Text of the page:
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20 Creative Ways to Introduce Yourself

20 Creative Ways to Introduce Yourself

Throughout our lifetime, we introduce ourselves to hundreds of new people everywhere we go. Every time we strike up a conversation with a stranger sitting next to us on the train, duck into a gas station to ask for directions or step up to the checkout counter, we’re constantly coming up with new, creative ways to introduce ourselves in line with the circumstances.

And we hardly ever realize we’re doing it.

Whether it’s a formal meeting or a more laid back meet up, introductions are sometimes tricky. Especially if you want to make a good first impression either way. Here are 20 creative ways to show someone who you are within the first precious moments of meeting them (where you use them, of course, is completely up to you).

1. “I’m shy, please come say hi.”

Grab a name tag and write, “I’m shy, please come say hi” in the blank space. It’s the truth, right?

2. A name is worth a thousand conversations

Do you have a name that’s unique, or a name that can be spelled 10 different ways? It’s okay to spell it out, tell of its origin or give a short but sweet lesson in pronunciation.

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3. Highlight something that makes you unique

“I grew up in New York, but I’m originally from Russia.” That’s quite an icebreaker! It gives you both something to talk about, something they’re at least mildly intrigued by.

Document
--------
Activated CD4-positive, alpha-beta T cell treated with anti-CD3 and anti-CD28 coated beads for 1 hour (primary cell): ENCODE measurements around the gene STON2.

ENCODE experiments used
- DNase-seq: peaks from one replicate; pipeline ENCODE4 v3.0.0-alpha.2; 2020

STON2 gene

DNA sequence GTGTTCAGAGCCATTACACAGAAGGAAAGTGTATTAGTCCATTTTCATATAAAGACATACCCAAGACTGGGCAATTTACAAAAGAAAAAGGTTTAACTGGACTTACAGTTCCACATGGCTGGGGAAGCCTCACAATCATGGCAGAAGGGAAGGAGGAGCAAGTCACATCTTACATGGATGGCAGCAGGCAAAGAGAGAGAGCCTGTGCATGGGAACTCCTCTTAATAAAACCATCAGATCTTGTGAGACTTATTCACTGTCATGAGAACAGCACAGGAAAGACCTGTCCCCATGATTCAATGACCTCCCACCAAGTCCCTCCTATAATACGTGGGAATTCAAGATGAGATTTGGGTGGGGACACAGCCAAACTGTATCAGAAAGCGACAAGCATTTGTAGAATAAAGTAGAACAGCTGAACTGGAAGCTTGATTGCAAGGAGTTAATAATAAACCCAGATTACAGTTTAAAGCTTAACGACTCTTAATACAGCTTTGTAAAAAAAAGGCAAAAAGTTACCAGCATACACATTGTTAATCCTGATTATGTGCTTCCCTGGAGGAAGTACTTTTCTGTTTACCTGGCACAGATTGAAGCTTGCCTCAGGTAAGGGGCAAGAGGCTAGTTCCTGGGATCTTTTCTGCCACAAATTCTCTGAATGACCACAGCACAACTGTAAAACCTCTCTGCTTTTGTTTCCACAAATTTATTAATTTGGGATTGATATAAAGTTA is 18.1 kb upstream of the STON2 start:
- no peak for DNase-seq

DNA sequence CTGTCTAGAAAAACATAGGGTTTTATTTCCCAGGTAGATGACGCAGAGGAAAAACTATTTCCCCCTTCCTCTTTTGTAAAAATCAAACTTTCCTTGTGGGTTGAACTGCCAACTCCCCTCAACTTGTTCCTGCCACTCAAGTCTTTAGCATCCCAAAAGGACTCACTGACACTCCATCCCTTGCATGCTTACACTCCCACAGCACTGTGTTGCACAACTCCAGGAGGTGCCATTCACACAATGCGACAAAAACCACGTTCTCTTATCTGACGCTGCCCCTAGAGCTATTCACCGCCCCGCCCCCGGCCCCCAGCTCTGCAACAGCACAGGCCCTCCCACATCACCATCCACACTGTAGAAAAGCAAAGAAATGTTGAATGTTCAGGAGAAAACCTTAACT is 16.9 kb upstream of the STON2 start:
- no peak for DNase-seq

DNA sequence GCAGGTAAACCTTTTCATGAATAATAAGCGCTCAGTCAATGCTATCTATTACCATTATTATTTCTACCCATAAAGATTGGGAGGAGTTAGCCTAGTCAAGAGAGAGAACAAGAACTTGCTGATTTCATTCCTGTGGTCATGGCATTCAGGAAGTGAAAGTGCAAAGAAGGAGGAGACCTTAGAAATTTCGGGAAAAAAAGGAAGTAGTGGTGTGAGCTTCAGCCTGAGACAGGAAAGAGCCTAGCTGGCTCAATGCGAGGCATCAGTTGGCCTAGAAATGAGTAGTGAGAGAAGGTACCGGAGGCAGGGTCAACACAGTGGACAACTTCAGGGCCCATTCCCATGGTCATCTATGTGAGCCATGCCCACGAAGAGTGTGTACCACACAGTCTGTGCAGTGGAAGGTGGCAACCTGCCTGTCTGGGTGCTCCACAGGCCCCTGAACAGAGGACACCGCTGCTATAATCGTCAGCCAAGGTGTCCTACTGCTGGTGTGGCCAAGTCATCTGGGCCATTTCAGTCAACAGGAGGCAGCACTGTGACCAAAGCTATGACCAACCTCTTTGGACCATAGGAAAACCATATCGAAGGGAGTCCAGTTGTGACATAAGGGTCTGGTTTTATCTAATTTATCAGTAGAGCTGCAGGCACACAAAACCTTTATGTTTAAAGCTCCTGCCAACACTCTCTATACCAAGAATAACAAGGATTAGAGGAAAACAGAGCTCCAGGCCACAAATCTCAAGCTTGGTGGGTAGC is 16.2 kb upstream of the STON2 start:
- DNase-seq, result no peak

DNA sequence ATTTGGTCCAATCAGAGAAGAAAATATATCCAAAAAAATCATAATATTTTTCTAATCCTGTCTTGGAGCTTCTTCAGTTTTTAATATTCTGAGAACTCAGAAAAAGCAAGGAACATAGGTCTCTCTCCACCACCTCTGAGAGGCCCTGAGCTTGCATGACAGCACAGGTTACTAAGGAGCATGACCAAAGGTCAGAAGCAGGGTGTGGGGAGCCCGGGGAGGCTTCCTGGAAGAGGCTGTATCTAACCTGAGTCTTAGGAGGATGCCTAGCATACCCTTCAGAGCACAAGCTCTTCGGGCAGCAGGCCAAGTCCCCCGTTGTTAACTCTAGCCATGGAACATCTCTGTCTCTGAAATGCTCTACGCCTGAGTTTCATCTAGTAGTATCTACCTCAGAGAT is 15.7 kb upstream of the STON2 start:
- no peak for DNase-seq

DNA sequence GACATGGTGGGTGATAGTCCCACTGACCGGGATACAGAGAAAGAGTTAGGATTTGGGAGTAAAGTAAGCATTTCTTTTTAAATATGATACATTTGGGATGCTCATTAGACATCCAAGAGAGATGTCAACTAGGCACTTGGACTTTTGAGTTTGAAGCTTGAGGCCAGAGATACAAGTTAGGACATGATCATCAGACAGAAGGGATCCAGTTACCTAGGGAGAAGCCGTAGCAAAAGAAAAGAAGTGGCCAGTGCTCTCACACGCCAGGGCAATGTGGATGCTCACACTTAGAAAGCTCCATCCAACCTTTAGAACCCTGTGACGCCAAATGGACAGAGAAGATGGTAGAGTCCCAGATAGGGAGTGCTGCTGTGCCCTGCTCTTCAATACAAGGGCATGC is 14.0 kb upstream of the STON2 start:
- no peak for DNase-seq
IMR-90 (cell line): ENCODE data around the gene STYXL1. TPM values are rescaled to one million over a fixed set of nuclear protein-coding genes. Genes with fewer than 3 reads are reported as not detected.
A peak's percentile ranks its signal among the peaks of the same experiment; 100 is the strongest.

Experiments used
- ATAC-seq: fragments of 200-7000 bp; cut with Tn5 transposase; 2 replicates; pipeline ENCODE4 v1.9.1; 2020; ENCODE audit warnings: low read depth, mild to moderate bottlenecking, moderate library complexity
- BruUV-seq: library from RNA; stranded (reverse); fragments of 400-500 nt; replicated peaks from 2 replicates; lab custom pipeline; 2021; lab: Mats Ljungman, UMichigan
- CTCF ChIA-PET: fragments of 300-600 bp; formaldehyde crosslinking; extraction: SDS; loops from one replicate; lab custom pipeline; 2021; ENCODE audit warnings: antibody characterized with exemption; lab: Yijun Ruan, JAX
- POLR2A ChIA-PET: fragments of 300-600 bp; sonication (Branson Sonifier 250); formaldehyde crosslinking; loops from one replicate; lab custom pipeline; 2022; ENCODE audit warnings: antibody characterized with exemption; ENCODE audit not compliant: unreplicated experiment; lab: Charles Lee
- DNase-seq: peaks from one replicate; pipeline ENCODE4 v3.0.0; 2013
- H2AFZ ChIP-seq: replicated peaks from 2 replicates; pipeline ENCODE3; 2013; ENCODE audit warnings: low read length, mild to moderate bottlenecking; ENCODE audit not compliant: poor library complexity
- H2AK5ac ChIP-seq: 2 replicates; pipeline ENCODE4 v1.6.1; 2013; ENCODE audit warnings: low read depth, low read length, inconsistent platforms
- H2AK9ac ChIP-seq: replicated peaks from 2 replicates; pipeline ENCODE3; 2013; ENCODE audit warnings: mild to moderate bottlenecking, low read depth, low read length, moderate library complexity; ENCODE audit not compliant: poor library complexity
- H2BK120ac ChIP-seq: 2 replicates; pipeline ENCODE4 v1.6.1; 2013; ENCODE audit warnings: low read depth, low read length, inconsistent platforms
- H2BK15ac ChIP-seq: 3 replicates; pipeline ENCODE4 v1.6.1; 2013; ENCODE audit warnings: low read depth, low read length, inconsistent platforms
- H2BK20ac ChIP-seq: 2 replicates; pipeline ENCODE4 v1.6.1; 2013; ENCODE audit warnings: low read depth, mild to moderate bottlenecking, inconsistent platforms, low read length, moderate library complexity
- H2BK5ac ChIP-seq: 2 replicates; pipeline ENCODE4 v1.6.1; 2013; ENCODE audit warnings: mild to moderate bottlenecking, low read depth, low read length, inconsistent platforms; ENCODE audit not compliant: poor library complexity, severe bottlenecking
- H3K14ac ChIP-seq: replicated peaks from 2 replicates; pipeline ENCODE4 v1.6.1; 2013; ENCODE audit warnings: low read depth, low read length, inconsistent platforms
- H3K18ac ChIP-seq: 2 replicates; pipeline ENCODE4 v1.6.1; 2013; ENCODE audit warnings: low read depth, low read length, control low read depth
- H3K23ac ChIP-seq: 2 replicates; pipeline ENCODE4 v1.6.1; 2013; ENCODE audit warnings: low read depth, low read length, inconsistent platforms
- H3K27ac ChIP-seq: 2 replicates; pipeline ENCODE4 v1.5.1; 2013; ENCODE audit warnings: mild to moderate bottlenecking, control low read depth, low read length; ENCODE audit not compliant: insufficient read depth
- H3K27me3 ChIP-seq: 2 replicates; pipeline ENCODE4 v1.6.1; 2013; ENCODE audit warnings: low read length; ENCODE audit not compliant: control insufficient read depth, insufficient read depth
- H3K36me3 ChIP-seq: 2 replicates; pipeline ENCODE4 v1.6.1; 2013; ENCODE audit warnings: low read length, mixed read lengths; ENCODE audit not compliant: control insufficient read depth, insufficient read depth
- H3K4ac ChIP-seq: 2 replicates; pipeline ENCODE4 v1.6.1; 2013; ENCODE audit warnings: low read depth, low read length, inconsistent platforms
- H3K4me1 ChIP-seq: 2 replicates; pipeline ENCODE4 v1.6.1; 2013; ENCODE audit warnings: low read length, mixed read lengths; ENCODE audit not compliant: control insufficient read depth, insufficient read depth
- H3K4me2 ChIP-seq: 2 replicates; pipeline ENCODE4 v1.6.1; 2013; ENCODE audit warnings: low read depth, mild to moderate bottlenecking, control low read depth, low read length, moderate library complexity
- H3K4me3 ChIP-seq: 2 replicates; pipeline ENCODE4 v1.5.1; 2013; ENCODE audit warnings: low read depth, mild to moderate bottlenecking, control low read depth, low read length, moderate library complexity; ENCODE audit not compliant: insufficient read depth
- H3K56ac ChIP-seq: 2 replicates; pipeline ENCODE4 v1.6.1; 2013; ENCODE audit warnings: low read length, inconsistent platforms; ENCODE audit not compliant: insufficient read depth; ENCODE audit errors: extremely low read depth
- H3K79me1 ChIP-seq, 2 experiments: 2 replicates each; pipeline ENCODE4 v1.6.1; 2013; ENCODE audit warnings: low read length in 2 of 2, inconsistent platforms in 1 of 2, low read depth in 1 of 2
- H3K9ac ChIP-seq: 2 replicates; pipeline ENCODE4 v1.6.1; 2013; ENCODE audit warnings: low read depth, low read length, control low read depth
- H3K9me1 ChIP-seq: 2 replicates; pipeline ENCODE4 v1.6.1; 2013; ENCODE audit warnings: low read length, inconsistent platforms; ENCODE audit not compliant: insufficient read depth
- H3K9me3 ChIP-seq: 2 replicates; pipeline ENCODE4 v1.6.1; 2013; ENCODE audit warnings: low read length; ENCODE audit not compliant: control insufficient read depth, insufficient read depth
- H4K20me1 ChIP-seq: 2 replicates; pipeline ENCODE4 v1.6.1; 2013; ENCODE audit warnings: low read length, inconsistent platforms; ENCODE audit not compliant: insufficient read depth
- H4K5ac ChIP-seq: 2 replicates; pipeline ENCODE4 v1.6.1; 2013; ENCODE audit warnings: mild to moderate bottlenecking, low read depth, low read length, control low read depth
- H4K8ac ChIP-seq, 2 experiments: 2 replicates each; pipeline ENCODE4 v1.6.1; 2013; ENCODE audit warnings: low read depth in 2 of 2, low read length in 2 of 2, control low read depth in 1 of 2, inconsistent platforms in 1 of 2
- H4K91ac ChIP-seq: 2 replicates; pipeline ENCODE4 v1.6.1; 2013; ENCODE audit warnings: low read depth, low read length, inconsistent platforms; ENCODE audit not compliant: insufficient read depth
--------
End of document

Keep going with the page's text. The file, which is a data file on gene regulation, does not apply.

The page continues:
4. Start with a pop culture reference

Relate your name back to a character or figure everyone knows. “Hey, my name’s Ross. You know, like the guy from FRIENDS.”

5. Confess your nickname

If you want to be called something other than your name, follow up with that. They just might respond with, “Oh, I have a cousin who goes by that.”

6. Let the way you dress reflect who you are

Dressing style reflects individuality. For example, I know a Chinese girl who deliberately dresses in green to match with her Chinese name “happy to be natural.” Everyone can thus instantly remember her. Hence, the way you dress can actually become a topic of conversation and help others remember you.

7. Make a T-shirt

On the front: “On the back of this shirt is everything you need to know about me.” The rest is self-explanatory.

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8. Make a “business” card

Keep something with you to give away to new people you meet. Instead of your name and contact information, list random facts about yourself, your interests, your hobbies. If nothing else, you’ll be the most memorable person in the room for taking something old and boring and giving it new life.

9. Just start talking

It’s likely the person you’re introducing yourself to feels a little nervous and awkward as well. Dare to dive right into conversation and see where it goes. They might feel relieved you talked first and relax immediately.

10. Keep it relevant

Pay attention to your surroundings. There’s likely something happening around you that you can use to strike up a conversation without just walking up to a stranger with your hand outstretched for an unsolicited handshake.

11. Be honest

“I came up to you because I felt awkward just standing here not talking to anyone.” Chances are, they were feeling the same way before you approached them.

12. Search for common ground

Do a little digging while you’re saying hello. Small talk is only awkward until the two of you find something in common. “I’m studying English, I really love reading classics.” You never know, they might too.